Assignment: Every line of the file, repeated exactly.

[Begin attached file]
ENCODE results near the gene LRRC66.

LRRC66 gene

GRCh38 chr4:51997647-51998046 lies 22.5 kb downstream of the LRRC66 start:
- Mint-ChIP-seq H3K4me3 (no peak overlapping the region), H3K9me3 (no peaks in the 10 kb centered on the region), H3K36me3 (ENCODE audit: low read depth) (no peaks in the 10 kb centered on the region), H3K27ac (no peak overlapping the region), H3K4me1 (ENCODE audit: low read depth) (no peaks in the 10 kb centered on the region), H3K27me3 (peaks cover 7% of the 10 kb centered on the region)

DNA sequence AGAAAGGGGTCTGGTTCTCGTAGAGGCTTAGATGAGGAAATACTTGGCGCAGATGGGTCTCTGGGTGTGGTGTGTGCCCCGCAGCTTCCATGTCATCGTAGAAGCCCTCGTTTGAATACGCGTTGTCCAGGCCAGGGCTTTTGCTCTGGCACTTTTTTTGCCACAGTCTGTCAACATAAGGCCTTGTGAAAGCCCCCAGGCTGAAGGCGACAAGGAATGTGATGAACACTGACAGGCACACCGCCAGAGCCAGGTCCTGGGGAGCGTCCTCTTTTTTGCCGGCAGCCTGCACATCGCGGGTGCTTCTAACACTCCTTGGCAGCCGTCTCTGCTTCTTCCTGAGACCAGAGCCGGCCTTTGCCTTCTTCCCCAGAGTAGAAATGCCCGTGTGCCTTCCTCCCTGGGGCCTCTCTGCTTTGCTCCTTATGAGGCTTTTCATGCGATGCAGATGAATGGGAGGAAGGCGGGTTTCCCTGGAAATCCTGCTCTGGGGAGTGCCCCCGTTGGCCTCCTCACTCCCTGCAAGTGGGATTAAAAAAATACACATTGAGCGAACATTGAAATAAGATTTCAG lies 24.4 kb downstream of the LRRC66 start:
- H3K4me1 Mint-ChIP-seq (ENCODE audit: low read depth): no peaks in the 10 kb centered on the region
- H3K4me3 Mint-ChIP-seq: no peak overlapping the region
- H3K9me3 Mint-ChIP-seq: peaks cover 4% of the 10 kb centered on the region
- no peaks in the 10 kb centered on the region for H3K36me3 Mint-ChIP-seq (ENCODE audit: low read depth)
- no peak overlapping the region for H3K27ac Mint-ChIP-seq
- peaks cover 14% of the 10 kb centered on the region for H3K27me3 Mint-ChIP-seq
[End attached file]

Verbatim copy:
ENCODE results near the gene LRRC66.

LRRC66 gene

GRCh38 chr4:51997647-51998046 lies 22.5 kb downstream of the LRRC66 start:
- Mint-ChIP-seq H3K4me3 (no peak overlapping the region), H3K9me3 (no peaks in the 10 kb centered on the region), H3K36me3 (ENCODE audit: low read depth) (no peaks in the 10 kb centered on the region), H3K27ac (no peak overlapping the region), H3K4me1 (ENCODE audit: low read depth) (no peaks in the 10 kb centered on the region), H3K27me3 (peaks cover 7% of the 10 kb centered on the region)

DNA sequence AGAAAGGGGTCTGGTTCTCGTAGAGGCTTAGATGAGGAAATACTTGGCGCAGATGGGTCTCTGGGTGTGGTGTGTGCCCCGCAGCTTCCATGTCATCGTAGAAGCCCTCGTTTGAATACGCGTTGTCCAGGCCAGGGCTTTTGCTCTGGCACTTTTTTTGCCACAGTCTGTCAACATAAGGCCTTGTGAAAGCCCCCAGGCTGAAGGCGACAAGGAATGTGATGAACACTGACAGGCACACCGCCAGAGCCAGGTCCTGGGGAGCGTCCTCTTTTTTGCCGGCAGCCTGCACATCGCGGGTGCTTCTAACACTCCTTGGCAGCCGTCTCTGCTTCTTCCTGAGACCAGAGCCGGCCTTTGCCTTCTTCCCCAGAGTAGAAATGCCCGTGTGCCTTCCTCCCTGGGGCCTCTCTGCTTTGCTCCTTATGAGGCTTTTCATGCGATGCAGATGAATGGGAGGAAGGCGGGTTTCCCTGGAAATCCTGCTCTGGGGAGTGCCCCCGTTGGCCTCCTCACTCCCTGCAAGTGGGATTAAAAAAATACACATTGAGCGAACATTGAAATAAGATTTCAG lies 24.4 kb downstream of the LRRC66 start:
- H3K4me1 Mint-ChIP-seq (ENCODE audit: low read depth): no peaks in the 10 kb centered on the region
- H3K4me3 Mint-ChIP-seq: no peak overlapping the region
- H3K9me3 Mint-ChIP-seq: peaks cover 4% of the 10 kb centered on the region
- no peaks in the 10 kb centered on the region for H3K36me3 Mint-ChIP-seq (ENCODE audit: low read depth)
- no peak overlapping the region for H3K27ac Mint-ChIP-seq
- peaks cover 14% of the 10 kb centered on the region for H3K27me3 Mint-ChIP-seq